NASA captures stunning images of a rare blue Cloud
A NASA-launched balloon flying across the Arctic captured images of rare blue clouds formed from the interaction of ice crystals with meteorite fragments.
Better understanding of these unusual phenomena known as polar submersible clouds (PMCs) can help scientists understand atmospheric disturbances and can play a role in weather forecasting.
Clouds appear shortly after sunset in the polar regions during the summer, where ice forms around the remains of a meteorite in the upper atmosphere.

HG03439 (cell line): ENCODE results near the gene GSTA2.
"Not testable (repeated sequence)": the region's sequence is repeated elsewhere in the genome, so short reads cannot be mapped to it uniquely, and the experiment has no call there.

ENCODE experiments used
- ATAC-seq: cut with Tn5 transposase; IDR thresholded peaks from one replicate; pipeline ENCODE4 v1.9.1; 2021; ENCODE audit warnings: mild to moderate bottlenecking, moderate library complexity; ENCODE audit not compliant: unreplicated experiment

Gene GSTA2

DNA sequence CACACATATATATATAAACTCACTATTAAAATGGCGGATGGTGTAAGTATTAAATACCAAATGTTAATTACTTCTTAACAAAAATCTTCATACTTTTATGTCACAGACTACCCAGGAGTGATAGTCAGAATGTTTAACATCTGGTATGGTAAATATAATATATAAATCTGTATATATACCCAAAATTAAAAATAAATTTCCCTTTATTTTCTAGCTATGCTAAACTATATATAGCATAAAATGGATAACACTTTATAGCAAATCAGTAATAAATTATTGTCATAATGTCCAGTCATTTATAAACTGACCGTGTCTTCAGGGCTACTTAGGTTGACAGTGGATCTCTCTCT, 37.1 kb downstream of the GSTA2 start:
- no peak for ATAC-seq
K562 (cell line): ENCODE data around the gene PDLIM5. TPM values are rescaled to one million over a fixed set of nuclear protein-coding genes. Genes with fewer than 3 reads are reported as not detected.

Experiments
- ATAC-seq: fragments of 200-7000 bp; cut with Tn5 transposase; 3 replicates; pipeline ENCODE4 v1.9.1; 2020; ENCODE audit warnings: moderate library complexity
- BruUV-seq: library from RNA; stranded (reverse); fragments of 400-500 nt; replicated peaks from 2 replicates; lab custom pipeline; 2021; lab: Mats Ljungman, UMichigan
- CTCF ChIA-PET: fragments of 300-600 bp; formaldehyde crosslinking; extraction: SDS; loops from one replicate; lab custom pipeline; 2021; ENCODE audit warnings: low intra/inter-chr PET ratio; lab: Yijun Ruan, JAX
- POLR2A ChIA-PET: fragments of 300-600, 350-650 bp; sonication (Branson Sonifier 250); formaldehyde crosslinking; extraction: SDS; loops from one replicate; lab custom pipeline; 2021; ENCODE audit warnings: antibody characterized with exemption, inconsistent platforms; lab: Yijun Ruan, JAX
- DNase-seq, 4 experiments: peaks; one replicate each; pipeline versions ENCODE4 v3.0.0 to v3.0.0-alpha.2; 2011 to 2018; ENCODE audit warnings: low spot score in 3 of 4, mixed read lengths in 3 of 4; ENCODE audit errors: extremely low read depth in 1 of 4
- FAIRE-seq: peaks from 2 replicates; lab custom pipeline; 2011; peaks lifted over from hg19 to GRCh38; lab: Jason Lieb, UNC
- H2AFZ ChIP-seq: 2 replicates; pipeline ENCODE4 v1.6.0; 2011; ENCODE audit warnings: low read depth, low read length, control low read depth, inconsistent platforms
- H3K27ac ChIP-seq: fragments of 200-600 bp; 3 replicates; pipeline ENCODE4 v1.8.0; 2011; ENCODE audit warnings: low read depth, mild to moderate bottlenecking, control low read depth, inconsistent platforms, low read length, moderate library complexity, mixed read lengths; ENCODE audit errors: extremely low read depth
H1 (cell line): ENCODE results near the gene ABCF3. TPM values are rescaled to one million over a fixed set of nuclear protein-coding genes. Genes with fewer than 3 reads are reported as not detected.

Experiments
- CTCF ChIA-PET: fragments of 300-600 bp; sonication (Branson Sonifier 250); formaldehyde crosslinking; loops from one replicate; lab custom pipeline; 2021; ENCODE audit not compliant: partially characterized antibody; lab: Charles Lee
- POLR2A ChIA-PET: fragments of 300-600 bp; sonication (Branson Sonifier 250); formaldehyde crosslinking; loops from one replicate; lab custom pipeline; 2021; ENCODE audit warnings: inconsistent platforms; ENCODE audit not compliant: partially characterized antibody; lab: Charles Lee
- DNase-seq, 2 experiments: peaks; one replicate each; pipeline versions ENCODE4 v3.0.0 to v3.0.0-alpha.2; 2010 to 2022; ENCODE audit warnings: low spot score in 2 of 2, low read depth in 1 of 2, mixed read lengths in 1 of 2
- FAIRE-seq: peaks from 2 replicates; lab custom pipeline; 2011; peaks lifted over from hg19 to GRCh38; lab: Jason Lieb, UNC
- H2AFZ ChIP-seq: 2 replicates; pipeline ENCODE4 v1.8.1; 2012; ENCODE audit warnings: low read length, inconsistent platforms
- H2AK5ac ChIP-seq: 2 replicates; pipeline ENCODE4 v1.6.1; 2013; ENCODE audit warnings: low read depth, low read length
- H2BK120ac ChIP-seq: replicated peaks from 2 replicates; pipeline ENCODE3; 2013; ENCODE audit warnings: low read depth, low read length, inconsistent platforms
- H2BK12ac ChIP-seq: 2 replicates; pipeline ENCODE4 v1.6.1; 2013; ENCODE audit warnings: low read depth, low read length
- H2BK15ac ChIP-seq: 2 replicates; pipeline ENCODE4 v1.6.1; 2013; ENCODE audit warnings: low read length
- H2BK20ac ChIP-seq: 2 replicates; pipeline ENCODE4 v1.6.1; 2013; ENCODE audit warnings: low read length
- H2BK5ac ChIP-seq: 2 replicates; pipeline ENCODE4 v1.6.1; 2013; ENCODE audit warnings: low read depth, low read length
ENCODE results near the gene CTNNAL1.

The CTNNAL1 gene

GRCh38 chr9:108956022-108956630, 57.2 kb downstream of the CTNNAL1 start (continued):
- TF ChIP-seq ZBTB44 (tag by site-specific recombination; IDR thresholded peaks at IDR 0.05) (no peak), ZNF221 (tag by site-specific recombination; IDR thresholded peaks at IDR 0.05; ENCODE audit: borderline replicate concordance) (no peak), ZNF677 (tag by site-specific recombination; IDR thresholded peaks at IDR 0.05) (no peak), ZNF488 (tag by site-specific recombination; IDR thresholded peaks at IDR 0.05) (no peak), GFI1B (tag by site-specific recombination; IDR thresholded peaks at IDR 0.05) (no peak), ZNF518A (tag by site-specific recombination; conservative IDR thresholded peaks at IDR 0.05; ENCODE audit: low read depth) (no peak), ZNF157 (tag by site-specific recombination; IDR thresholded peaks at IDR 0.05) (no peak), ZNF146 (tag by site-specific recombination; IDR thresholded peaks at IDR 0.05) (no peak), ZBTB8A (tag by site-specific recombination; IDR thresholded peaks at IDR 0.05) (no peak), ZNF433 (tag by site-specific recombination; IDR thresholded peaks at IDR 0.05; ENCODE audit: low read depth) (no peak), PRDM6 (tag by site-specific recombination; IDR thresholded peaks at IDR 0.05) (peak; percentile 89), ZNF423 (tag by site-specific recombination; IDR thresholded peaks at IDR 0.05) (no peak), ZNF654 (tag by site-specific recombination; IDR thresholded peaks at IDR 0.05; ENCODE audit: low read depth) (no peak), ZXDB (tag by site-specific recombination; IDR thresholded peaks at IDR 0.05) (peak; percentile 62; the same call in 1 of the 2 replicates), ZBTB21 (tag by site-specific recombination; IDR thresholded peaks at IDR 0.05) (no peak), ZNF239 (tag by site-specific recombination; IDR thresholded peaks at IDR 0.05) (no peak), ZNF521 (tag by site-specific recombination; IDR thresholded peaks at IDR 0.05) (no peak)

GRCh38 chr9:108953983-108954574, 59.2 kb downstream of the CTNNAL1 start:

“Our cameras are likely to be able to capture some interesting events, and we hope to present new insights into these complex dynamics,” said Dr. Dave Fritz, who led the PMC Turbo mission.
When the mission balloon flew through the stratosphere for 5 days, the cameras obtained 6 million high resolution images. The so-called gravity waves in the atmosphere, caused by blocks of air that run when obstacles such as mountain ranges, play an important role in cloud formation.